Aging In Place – Maximizing Comfort
In a previous blog, we wrote about a Family Heritage and their experience remodeling their home while coping with dementia. Over the next several blogs we will be delving further into their home renovation and exploring many facets of what made their remodel a success.
Their remodel involved a sizable addition off the back, giving them two bedrooms on the main floor, two on the upper floor, and a sitting room attached to each one. This will include exploring zoning limitations, details on aging in place, staying within a budget, and maximizing comfort. In this blog we will be focusing on maximizing comfort when adding a large addition for multi-generational use.
Blending three generations of family into one home brings complexities of comfort on a number of levels: one of the simplest being climate. When Grandma wants her room to be eighty degrees in the middle of Summer and everyone else wants their space to be sixty-eight, how do you handle that? It was a serious concern.
We had to consider the homes current air conditioning and heating units, and come up with a cost effective way to give everyone the space they desired. Remember – there were three generations of family to accommodate; Mom and Dad upstairs with their two daughters, Grandma and Grandpa in one space on the middle floor, and their other Grandpa on the middle floor as well.
After some creative brainstorming we determined that to keep within budget we could do some value engineering and essentially create three zones within the home while keeping within county codes.
In order to do this, we used the existing hydronic heating and separate air conditioning system and a new duct-less split system to supplement separate areas in the home. This allowed us to maximize the functionality of the already existing systems and add new independently controlled zones.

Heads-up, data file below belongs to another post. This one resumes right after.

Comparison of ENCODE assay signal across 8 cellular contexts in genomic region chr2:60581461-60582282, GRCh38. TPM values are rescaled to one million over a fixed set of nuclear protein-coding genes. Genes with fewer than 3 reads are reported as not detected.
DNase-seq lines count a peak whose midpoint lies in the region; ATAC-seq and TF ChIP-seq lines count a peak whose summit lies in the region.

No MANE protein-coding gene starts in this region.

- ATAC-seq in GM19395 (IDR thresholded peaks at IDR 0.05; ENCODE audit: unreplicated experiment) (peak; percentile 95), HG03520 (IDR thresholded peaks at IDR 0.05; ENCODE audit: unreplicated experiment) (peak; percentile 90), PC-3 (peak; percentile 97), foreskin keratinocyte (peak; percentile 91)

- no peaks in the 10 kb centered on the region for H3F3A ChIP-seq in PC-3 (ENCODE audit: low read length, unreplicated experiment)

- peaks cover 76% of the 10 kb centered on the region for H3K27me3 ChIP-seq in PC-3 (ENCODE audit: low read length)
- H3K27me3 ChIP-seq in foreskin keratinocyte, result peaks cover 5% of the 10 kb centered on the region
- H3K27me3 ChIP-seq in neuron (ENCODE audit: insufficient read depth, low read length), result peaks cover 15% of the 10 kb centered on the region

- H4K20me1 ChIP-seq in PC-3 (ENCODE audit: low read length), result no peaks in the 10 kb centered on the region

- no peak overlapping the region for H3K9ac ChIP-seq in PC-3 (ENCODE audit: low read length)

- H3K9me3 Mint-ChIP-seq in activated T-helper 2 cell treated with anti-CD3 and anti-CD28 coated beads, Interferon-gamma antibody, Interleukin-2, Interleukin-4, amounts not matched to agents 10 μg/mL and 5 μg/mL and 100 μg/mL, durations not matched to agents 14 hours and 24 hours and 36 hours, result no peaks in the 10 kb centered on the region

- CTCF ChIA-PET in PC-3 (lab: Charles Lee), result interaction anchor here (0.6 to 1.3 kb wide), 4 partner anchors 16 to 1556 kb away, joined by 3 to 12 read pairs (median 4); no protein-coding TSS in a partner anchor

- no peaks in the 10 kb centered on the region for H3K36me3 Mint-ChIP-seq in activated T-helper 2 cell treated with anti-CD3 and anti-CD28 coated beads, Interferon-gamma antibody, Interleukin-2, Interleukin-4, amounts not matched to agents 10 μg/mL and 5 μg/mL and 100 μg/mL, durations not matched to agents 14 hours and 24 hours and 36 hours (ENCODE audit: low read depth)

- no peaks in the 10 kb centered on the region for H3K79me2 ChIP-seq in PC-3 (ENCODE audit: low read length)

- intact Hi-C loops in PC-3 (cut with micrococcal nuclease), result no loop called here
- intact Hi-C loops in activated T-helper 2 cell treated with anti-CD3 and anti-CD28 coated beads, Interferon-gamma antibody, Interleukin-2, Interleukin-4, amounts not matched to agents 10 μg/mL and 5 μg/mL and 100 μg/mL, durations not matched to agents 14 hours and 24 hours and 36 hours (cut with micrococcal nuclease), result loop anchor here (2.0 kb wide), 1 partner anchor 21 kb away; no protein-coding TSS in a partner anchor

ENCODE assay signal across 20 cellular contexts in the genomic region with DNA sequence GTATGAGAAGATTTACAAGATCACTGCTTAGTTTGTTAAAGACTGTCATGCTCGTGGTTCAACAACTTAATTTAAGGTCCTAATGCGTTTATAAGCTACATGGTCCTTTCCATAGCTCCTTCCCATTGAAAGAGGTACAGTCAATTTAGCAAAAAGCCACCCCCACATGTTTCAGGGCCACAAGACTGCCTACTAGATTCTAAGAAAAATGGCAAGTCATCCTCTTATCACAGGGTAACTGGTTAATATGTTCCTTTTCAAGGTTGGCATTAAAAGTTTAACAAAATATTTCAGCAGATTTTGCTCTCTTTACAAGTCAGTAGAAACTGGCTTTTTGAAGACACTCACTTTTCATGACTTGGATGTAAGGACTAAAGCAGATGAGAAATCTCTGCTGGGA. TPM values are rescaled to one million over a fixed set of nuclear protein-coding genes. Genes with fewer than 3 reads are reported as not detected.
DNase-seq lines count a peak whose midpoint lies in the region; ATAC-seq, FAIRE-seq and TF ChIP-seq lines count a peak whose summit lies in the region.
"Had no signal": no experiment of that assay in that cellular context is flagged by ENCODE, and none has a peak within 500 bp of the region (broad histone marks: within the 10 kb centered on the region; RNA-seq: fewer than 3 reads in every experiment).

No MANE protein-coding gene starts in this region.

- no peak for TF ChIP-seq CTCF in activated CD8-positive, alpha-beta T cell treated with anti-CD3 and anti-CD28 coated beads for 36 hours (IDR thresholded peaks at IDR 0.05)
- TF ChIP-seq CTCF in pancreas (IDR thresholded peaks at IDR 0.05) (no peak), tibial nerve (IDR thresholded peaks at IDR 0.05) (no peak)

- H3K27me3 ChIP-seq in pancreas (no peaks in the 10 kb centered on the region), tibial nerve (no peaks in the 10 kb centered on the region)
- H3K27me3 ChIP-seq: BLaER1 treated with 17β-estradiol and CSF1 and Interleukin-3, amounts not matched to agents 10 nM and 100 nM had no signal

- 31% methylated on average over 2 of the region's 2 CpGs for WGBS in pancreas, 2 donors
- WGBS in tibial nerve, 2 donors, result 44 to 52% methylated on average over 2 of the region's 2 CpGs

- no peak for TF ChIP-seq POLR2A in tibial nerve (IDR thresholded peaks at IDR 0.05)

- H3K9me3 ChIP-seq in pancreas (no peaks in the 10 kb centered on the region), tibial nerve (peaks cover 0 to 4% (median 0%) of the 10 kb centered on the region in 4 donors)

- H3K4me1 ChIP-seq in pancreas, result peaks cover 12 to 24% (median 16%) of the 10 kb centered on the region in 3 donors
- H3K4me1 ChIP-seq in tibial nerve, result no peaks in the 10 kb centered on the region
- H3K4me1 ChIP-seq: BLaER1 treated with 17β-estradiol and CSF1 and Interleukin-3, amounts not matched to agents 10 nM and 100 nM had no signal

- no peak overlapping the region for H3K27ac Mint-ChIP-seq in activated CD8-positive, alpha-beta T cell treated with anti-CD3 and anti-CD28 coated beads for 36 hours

Having specific requirements, Jim and Grace’s bedroom and Heritage Room could be individually controlled and kept warmer than the rest of the home, for their comfort. Frank, also living on the main floor and given his proximity to the main area of the home was able to keep his room on the common thermostat. The upstairs floor which sleeps Mom and Dad, and their two daughters, has its own controlled space with the new split system.
Adding an addition to a home has a broader spectrum of needs beyond temperature control, and takes into consideration many code requirements i.e. the Model Energy Code. Read more about how the Model Energy Code affects your home addition here, and stay tuned for the next segment in this series.
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The beauty of working with a design-build firm is the ability to customize each home to family needs. When this Clifton family came to Sun Design seeking a basement remodel they had very specific requirements for their space. When they met with us they shared that they were going to be installing a swimming pool…
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